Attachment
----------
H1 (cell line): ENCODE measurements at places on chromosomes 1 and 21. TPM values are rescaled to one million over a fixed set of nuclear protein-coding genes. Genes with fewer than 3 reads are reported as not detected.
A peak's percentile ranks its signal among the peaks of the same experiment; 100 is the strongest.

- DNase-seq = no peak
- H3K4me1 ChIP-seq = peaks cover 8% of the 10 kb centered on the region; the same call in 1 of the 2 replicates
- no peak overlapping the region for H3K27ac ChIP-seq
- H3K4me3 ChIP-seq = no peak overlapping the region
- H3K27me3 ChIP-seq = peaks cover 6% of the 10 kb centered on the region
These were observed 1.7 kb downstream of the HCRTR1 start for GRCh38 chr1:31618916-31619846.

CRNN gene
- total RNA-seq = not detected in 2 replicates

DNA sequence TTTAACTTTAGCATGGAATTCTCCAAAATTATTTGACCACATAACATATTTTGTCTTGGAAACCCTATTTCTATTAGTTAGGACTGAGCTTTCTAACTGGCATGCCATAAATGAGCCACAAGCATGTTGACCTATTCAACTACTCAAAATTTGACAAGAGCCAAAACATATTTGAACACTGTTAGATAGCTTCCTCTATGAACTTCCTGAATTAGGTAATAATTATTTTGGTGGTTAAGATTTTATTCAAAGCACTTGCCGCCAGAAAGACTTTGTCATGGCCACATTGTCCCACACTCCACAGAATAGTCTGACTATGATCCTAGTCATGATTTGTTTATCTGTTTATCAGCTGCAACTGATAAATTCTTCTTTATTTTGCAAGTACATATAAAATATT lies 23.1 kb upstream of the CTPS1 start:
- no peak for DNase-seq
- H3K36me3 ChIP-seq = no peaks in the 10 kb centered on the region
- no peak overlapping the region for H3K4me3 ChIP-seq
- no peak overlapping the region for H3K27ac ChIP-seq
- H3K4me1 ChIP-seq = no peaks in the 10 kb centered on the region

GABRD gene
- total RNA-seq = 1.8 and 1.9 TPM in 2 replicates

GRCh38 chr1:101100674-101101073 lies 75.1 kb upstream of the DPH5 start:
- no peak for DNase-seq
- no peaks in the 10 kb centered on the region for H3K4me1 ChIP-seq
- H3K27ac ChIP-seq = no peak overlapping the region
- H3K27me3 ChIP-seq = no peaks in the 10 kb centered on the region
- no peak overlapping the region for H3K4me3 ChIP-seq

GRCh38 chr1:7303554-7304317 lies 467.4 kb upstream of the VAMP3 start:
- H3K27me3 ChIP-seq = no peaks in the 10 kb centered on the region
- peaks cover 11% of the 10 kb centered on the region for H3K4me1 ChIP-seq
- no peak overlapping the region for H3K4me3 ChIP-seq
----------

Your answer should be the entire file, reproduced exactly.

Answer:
H1 (cell line): ENCODE measurements at places on chromosomes 1 and 21. TPM values are rescaled to one million over a fixed set of nuclear protein-coding genes. Genes with fewer than 3 reads are reported as not detected.
A peak's percentile ranks its signal among the peaks of the same experiment; 100 is the strongest.

- DNase-seq = no peak
- H3K4me1 ChIP-seq = peaks cover 8% of the 10 kb centered on the region; the same call in 1 of the 2 replicates
- no peak overlapping the region for H3K27ac ChIP-seq
- H3K4me3 ChIP-seq = no peak overlapping the region
- H3K27me3 ChIP-seq = peaks cover 6% of the 10 kb centered on the region
These were observed 1.7 kb downstream of the HCRTR1 start for GRCh38 chr1:31618916-31619846.

CRNN gene
- total RNA-seq = not detected in 2 replicates

DNA sequence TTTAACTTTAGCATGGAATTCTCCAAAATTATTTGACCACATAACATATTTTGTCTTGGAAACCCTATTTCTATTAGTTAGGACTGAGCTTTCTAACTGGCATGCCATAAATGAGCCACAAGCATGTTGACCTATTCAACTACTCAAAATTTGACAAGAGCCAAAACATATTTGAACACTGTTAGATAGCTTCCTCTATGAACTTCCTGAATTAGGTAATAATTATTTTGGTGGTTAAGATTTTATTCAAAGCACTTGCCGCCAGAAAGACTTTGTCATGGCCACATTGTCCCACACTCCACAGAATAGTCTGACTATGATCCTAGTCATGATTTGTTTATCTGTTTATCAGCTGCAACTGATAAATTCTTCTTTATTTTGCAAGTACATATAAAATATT lies 23.1 kb upstream of the CTPS1 start:
- no peak for DNase-seq
- H3K36me3 ChIP-seq = no peaks in the 10 kb centered on the region
- no peak overlapping the region for H3K4me3 ChIP-seq
- no peak overlapping the region for H3K27ac ChIP-seq
- H3K4me1 ChIP-seq = no peaks in the 10 kb centered on the region

GABRD gene
- total RNA-seq = 1.8 and 1.9 TPM in 2 replicates

GRCh38 chr1:101100674-101101073 lies 75.1 kb upstream of the DPH5 start:
- no peak for DNase-seq
- no peaks in the 10 kb centered on the region for H3K4me1 ChIP-seq
- H3K27ac ChIP-seq = no peak overlapping the region
- H3K27me3 ChIP-seq = no peaks in the 10 kb centered on the region
- no peak overlapping the region for H3K4me3 ChIP-seq

GRCh38 chr1:7303554-7304317 lies 467.4 kb upstream of the VAMP3 start:
- H3K27me3 ChIP-seq = no peaks in the 10 kb centered on the region
- peaks cover 11% of the 10 kb centered on the region for H3K4me1 ChIP-seq
- no peak overlapping the region for H3K4me3 ChIP-seq